The Holy Soul have been around our Inner-West for almost a decade. Over the last five years, they have stood out as a shining diamond as one of the better bands around the remnants of Sydney’s original music scene. Mixing it with vast array of influences, from dirty swamp and psych blues to East Coast US punk, they land somewhere between post-punk and grunge with precursors as diverse as the Laughing Hyenas, Scientists and Gun Club.
Tonight was a short set with vocalist Trent Marden hollering in a bluesy gravel at times, smashing his battered op-shop guitar. The grinding four-on-the-floor rhythm section of bass player Sam Worrad and drummer Kate Wilson are overlaid by swampy and at times Scientists delivery of Jon Hunter. Holy Curse should has the ability to move easily from swampy blues based grunge to kick-arse alter rock with ease and they rarely disappoint.
Harry Howard and NDE have released a pretty fine couple of albums that has been received well. They have just floated back from a very successful and critically-acclaimed European tour and some good mates of mine in Melbourne rave about them. I am to here to hear and see what the fuss is about. The videos are clever, and the songs have an intelligence mix of classic proto-punk and alternative rock. I know the pedigree from a combination of bands such as Crime and City Solution, The Moodists, These Immortal Souls and countless other significant bands from the ’80s.
They casually take the stage, and launch into “Wanted To Live” and then “Let Me Go. There are interesting dynamics at play here, with Harry Howard and Edwina Preston making eye contact over her Rhodes organ, which at times has almost a B52s vibe. Harry plays a rare solid body Gretsch with solid chiming chords and the odd hard rock riff. Their vocals complement each other - as if Lou Reed and PJ Harvey were in the same band together.
Then there’s Dave Graney, taking a backseat and ultra-cool looking, like he's living in a place somewhere between Bill Burroughs and Wild Bill Hicock. Graney as a bass player. No matter how he hides his presence, he has a groove with his partner-in-crime Claire Moore, who is such a solid drummer. They’ve been playing in bands together for 32 years. No wonder there’s a strong synergy in this solid rhythm section.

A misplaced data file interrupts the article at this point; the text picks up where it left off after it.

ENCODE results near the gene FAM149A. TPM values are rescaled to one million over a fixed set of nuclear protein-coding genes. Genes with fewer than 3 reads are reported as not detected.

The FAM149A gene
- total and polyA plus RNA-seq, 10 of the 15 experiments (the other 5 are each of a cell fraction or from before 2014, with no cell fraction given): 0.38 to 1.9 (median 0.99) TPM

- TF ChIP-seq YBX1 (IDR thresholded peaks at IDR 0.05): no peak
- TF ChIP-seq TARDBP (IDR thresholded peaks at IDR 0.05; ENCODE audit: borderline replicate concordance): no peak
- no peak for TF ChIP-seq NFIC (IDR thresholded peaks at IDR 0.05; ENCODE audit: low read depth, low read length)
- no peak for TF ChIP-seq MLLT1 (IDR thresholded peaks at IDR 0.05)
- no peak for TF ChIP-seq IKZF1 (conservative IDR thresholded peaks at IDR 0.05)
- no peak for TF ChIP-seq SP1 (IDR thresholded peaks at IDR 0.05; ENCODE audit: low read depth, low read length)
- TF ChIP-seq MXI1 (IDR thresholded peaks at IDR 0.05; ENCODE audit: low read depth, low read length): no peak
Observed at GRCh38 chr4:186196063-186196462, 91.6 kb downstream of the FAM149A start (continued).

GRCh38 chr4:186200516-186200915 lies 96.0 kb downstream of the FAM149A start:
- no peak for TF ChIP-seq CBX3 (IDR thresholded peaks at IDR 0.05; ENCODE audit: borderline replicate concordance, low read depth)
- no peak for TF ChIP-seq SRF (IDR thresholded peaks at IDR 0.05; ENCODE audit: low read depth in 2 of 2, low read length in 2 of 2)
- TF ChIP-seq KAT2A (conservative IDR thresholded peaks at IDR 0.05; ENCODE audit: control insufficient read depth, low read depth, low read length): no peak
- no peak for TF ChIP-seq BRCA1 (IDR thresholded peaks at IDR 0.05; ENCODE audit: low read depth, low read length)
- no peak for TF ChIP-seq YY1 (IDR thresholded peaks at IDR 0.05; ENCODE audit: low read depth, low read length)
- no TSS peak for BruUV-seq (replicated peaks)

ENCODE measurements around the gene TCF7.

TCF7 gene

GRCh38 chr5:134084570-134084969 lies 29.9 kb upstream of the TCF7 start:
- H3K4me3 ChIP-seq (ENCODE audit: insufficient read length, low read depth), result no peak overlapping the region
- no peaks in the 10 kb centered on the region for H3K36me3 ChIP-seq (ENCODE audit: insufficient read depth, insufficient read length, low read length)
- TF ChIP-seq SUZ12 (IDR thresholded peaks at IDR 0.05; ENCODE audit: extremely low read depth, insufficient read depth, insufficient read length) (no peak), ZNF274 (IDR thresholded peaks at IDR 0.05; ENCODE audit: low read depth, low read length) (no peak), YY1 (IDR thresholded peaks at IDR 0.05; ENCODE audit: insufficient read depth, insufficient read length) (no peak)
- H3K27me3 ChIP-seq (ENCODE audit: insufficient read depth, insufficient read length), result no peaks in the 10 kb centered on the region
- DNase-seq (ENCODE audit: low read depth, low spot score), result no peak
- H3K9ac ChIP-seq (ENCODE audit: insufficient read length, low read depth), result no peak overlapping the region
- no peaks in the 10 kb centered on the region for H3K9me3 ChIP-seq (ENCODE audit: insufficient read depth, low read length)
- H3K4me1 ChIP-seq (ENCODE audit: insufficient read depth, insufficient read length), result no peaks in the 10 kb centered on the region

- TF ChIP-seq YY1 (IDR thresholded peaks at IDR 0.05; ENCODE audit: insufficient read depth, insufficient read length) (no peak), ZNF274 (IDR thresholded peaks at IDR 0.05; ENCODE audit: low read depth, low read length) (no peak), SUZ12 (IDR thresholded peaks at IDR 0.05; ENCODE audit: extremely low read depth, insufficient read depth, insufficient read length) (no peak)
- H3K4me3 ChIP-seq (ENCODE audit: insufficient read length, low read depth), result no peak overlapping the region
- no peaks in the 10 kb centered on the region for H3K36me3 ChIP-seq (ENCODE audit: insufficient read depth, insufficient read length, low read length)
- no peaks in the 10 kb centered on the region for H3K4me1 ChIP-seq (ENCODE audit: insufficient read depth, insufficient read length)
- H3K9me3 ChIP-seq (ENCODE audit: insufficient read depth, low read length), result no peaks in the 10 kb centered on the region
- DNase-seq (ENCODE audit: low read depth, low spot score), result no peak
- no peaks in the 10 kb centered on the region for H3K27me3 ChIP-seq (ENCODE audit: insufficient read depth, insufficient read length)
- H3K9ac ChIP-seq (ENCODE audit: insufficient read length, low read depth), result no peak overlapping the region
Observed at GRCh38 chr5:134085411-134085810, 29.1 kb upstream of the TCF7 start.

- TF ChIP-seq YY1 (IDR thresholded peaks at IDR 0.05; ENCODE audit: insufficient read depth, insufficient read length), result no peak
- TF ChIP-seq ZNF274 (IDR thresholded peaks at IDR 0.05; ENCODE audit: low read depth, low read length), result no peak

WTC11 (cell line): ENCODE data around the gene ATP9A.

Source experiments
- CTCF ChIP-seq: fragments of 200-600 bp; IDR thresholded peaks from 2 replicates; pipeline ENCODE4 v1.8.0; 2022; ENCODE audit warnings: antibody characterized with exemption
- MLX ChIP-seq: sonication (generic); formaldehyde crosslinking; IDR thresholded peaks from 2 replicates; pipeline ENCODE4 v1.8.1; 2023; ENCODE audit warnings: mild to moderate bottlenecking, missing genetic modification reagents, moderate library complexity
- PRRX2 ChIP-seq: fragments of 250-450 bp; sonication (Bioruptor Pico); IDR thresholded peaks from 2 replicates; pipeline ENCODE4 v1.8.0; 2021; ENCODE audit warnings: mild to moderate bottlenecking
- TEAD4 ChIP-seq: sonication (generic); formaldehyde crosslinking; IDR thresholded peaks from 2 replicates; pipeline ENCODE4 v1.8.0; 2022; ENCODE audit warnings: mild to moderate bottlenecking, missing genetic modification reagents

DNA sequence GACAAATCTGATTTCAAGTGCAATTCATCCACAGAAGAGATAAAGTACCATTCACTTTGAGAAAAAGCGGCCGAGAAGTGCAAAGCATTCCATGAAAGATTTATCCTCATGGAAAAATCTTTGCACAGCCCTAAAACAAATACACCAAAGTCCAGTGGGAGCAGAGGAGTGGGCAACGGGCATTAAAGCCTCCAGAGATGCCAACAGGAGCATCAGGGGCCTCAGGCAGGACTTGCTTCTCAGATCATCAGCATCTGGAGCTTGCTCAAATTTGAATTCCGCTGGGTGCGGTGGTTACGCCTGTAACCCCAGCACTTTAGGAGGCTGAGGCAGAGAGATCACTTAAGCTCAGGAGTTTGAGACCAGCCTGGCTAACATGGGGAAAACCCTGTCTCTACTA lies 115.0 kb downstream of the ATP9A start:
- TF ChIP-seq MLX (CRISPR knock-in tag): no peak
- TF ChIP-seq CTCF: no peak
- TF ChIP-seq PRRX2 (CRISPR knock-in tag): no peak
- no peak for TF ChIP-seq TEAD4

Harry and Co are capturing a modern take on the CBGBs of 1976. The first generation of post Velvet Underground bands - I am talking The Modern Lovers, Patti’s first album, Heartbreakers and early Talking Heads. I look around the gig and expect to see a speed freak Lou Reed or a cornered Joey Ramone. As the beers flowed, maybe I did.
“Sensitive to the Cold'' is such a strong song. A powerful, almost metal riff - akin to early Tool - delivers drama and tension and that’s where the comparison ends. Harry steps in with deadpan vocals, intelligent lyrics and a well-crafted song. Harry and his mates never overplay. It is always about the song.
After 50 minutes, Harry Howard and NDE are now of my favourite “new” bands around the traps. A flashback to another time, as stated when Friday night was out seeing fresh and exciting new music. I am wanting to come back and see this band again and again: Maybe it will have to be Melbourne. If you have not seen this mob. Do it.